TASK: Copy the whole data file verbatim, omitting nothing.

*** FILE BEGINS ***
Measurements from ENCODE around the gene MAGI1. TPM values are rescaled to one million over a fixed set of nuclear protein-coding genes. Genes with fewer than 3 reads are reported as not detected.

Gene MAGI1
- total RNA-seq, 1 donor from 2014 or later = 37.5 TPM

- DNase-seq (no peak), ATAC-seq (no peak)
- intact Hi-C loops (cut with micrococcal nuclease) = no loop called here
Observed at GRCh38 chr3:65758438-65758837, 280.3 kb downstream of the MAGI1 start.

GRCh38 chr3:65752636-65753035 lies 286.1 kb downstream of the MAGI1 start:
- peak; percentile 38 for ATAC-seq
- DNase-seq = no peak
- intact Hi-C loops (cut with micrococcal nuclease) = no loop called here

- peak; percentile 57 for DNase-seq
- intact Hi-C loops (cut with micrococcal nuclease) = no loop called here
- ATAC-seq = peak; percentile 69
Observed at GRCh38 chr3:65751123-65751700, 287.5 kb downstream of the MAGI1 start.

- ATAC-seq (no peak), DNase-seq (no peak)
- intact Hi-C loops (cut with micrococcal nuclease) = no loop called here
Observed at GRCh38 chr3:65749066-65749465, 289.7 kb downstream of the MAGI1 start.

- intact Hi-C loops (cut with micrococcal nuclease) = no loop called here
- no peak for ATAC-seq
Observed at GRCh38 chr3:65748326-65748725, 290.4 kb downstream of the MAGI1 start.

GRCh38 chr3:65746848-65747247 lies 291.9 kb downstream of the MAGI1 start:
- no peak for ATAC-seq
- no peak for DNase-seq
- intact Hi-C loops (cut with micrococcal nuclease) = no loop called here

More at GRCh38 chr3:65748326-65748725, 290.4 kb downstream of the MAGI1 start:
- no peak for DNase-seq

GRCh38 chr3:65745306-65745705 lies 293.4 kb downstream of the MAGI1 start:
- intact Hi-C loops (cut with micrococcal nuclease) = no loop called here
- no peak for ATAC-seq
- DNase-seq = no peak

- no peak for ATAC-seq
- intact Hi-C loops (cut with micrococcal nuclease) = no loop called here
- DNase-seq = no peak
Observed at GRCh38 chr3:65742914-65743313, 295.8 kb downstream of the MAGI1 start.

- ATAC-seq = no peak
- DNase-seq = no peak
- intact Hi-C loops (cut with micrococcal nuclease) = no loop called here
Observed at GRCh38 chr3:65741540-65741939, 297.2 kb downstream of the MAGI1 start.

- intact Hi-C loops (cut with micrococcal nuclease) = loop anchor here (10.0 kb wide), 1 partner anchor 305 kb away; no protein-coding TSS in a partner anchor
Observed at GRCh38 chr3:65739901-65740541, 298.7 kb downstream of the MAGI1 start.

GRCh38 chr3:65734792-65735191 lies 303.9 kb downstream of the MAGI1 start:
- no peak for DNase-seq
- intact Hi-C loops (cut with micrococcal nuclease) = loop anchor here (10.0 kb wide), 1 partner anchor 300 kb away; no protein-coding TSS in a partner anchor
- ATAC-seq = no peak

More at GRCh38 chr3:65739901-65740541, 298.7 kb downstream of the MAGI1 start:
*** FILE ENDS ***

Measurements from ENCODE around the gene MAGI1. TPM values are rescaled to one million over a fixed set of nuclear protein-coding genes. Genes with fewer than 3 reads are reported as not detected.

Gene MAGI1
- total RNA-seq, 1 donor from 2014 or later = 37.5 TPM

- DNase-seq (no peak), ATAC-seq (no peak)
- intact Hi-C loops (cut with micrococcal nuclease) = no loop called here
Observed at GRCh38 chr3:65758438-65758837, 280.3 kb downstream of the MAGI1 start.

GRCh38 chr3:65752636-65753035 lies 286.1 kb downstream of the MAGI1 start:
- peak; percentile 38 for ATAC-seq
- DNase-seq = no peak
- intact Hi-C loops (cut with micrococcal nuclease) = no loop called here

- peak; percentile 57 for DNase-seq
- intact Hi-C loops (cut with micrococcal nuclease) = no loop called here
- ATAC-seq = peak; percentile 69
Observed at GRCh38 chr3:65751123-65751700, 287.5 kb downstream of the MAGI1 start.

- ATAC-seq (no peak), DNase-seq (no peak)
- intact Hi-C loops (cut with micrococcal nuclease) = no loop called here
Observed at GRCh38 chr3:65749066-65749465, 289.7 kb downstream of the MAGI1 start.

- intact Hi-C loops (cut with micrococcal nuclease) = no loop called here
- no peak for ATAC-seq
Observed at GRCh38 chr3:65748326-65748725, 290.4 kb downstream of the MAGI1 start.

GRCh38 chr3:65746848-65747247 lies 291.9 kb downstream of the MAGI1 start:
- no peak for ATAC-seq
- no peak for DNase-seq
- intact Hi-C loops (cut with micrococcal nuclease) = no loop called here

More at GRCh38 chr3:65748326-65748725, 290.4 kb downstream of the MAGI1 start:
- no peak for DNase-seq

GRCh38 chr3:65745306-65745705 lies 293.4 kb downstream of the MAGI1 start:
- intact Hi-C loops (cut with micrococcal nuclease) = no loop called here
- no peak for ATAC-seq
- DNase-seq = no peak

- no peak for ATAC-seq
- intact Hi-C loops (cut with micrococcal nuclease) = no loop called here
- DNase-seq = no peak
Observed at GRCh38 chr3:65742914-65743313, 295.8 kb downstream of the MAGI1 start.

- ATAC-seq = no peak
- DNase-seq = no peak
- intact Hi-C loops (cut with micrococcal nuclease) = no loop called here
Observed at GRCh38 chr3:65741540-65741939, 297.2 kb downstream of the MAGI1 start.

- intact Hi-C loops (cut with micrococcal nuclease) = loop anchor here (10.0 kb wide), 1 partner anchor 305 kb away; no protein-coding TSS in a partner anchor
Observed at GRCh38 chr3:65739901-65740541, 298.7 kb downstream of the MAGI1 start.

GRCh38 chr3:65734792-65735191 lies 303.9 kb downstream of the MAGI1 start:
- no peak for DNase-seq
- intact Hi-C loops (cut with micrococcal nuclease) = loop anchor here (10.0 kb wide), 1 partner anchor 300 kb away; no protein-coding TSS in a partner anchor
- ATAC-seq = no peak

More at GRCh38 chr3:65739901-65740541, 298.7 kb downstream of the MAGI1 start: